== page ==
Visualize your Project.  The first step in any project is to know where you are going. Start with hiring a designer, or if going it yourself, gathering inspiration. Using tools like magazine clippings, websites, Pinterest, or Mood Boards will give you a clear, organized vision of your project.

Lock Down Timing. The planning of interior and exterior painting projects is largely weather dependent. If you are planning on painting your entire house in 2019, inside and out, begin with the interior rooms. In January, the weather outdoors in NY is much too cold for exterior painting (see What are optimal winter painting temperatures?). Get the jump on projects by beginning with interior rooms and move outside after the spring thaw. Use the warm summer months to get all the outside work done. Keep mindful that rain will also delay exterior painting and home maintenance work. Complete the entirety of the exterior work and move back inside when winter comes again. Finish up with punch lists and less used rooms like guest bedrooms basements.

Prioritize. If your home is furnished and you are planning to live there as the work is being done you must plan your painting schedule very carefully. Painting rooms that will be used most often first is a smart way to work. Starting with areas like the kitchen will give your family a place to congregate while work is being done. Having access to kid’s bedrooms early on will give small children a place to stay out from underneath workmen’s feet and will keep bedtimes normalized. Painting an entire empty house is much easier (see IS IT BETTER TO PAINT BEFORE OR AFTER YOU MOVE IN?). Ask your painting contractor what their project timeline is. A good project manager will walk you through the details of the project before it begins. It may be more efficient for painters to move from room to room completing repairs and spackling first before moving on to painting areas like ceilings, walls, and woodwork.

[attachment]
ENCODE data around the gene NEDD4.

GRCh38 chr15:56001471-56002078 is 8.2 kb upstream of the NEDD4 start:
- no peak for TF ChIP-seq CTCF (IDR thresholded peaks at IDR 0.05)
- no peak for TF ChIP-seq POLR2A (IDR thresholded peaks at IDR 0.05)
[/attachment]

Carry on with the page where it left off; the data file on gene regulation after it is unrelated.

Plan for the expected. Don’t rely just on your intuition. A well made plan with to-do’s, checklists, and actionable items will make your project much more manageable. Breaking down each task into smaller parts will keep your project on schedule and on budget. Some projects require special considerations. Plan for these well in advance. For example, if your home is in an apartment building there are special considerations that your building manager will expect you to address like certificates of insurance and signed alteration agreements (see BEFORE YOU PAINT YOUR NYC APARTMENT). These things can take time to gather and must be completed before work even begins. Towns, municipalities, and neighborhoods may have their own considerations.

Coordinate. If you are having different trades work on multiple projects on your home you must coordinate their work. Contractors, like carpenters, plumbers, painters, and flooring workers should be scheduled so their work does not interfere with each other.  You would not want to schedule a carpenter who will generate dust while fresh paint is going on walls, or a carpet installation during ceiling painting. If you are not using a contractor to coordinate your project, learning to use a a tool like a gantt chart (a visual view of tasks scheduled over time that show what work is scheduled to be done on a specific day) is a great way to keep all your trades on track.

Plan for the unexpected. Projects always have bumps and turns.  Weather considerations, missed deliveries, rescheduled appointments, and design changes always throw a wrench in the best made plans. Be sure to allocate more time then you expected, especially for large projects.

Enjoy the process. 

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